History

In 1944 the employees of Horsehay Works, a company originally founded by Abraham Darby II, who went on to manufacture the steel plates for the ‘SS Great Britain’ and the world’s first commercial railway, decided to form an am dram group. ‘Horsehay Works Amateur Dramatic Society’ was born to provide wartime entertainment. The first productions; three one-act plays, followed the next year by Daphne Du Maurier’s ‘Rebecca’, were staged in the company canteen. Membership was initially restricted to employees until the 1950’s when those not employed by the company could be invited to join. 

When the Horsehay Works closed down and the canteen changed into Horsehay Village Hall, we became ‘Horsehay Amateur Dramatic Society’, still performing on the original stage where it all began.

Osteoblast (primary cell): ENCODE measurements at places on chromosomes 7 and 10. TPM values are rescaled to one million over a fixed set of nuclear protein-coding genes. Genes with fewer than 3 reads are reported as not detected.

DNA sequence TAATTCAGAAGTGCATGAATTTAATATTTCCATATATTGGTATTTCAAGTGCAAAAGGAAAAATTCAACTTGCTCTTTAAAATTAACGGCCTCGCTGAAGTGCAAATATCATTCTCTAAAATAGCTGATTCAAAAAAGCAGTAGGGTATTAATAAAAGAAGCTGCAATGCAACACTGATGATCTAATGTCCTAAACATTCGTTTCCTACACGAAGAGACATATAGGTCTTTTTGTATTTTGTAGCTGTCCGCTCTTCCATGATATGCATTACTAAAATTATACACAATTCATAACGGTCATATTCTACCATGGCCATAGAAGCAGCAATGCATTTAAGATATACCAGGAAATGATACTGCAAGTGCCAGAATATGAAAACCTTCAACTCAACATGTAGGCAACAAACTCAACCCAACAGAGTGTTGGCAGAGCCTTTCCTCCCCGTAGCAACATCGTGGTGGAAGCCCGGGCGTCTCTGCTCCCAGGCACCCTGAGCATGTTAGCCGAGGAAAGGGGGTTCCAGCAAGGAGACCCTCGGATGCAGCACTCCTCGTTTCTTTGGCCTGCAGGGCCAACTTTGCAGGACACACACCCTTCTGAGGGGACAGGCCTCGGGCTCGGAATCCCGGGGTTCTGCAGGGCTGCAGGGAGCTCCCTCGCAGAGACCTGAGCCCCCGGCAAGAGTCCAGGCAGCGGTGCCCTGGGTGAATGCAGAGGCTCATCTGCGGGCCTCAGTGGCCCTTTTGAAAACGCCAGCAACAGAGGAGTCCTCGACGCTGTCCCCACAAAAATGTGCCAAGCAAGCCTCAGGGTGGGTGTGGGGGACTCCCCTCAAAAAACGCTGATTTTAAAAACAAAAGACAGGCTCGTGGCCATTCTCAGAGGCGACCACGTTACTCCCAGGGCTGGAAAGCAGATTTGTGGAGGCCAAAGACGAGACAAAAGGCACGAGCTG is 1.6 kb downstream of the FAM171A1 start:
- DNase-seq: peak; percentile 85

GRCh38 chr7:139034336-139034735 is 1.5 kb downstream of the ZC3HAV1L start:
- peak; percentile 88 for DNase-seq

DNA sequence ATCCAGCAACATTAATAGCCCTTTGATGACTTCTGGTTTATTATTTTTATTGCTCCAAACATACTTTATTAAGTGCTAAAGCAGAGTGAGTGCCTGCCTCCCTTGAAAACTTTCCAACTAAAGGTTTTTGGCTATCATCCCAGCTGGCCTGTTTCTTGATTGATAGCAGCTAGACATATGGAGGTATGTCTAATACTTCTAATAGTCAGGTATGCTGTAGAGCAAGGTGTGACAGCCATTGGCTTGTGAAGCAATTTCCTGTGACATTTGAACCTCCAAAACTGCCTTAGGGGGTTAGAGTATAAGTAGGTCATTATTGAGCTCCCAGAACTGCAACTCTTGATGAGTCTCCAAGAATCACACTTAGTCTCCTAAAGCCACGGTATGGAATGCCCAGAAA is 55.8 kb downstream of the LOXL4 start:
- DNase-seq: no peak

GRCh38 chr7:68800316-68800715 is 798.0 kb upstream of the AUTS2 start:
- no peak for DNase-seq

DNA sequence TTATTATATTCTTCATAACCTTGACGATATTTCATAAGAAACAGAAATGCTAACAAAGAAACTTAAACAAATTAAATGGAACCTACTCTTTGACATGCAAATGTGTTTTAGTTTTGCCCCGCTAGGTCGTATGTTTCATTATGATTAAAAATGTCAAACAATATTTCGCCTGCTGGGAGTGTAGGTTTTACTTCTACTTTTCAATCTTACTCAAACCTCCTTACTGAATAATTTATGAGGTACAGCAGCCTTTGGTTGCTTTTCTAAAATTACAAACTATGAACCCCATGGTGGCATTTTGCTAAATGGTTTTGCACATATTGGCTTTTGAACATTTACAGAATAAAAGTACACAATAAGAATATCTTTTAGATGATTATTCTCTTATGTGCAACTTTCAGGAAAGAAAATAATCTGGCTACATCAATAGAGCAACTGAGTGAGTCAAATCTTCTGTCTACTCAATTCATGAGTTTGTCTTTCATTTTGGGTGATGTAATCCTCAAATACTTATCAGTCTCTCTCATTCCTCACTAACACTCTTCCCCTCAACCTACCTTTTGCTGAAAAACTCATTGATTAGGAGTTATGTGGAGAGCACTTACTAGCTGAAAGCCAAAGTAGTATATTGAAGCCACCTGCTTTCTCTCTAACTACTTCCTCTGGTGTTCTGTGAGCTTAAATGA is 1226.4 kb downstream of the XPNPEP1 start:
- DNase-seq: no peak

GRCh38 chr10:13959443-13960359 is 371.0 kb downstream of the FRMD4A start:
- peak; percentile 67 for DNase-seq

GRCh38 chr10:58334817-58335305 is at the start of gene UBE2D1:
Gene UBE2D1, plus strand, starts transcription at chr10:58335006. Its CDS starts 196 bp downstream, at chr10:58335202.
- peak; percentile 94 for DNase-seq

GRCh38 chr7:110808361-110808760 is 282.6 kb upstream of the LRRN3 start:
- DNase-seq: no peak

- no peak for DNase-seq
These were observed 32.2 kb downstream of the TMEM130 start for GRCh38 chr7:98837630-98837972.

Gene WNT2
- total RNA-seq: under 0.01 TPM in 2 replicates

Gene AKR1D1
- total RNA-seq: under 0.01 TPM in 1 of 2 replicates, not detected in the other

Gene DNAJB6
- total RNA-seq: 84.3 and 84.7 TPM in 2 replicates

Initially, the Society performed two plays a year until the 1960s when we adopted our ‘three plays a year’ routine.  To date we’ve performed to over 55,000 audience members and staged 180 productions, ranging from literary classics by Oscar Wilde, Bernard Shaw, Charlotte Bronte, and Wilke Collins to modern show stoppers from Ben Elton, Michael Frayn, Mike Harding and David Tristam. Having staged musicals in the 1980’s and 90’s, such as ‘The Sound of Music’, ‘The King and I’, ‘The Wizard of Oz’ and ‘Oliver’,  we now tend to concentrate on plays from a variety of genres and authors, including our own Society Members. A full list of our past productions can be found here…

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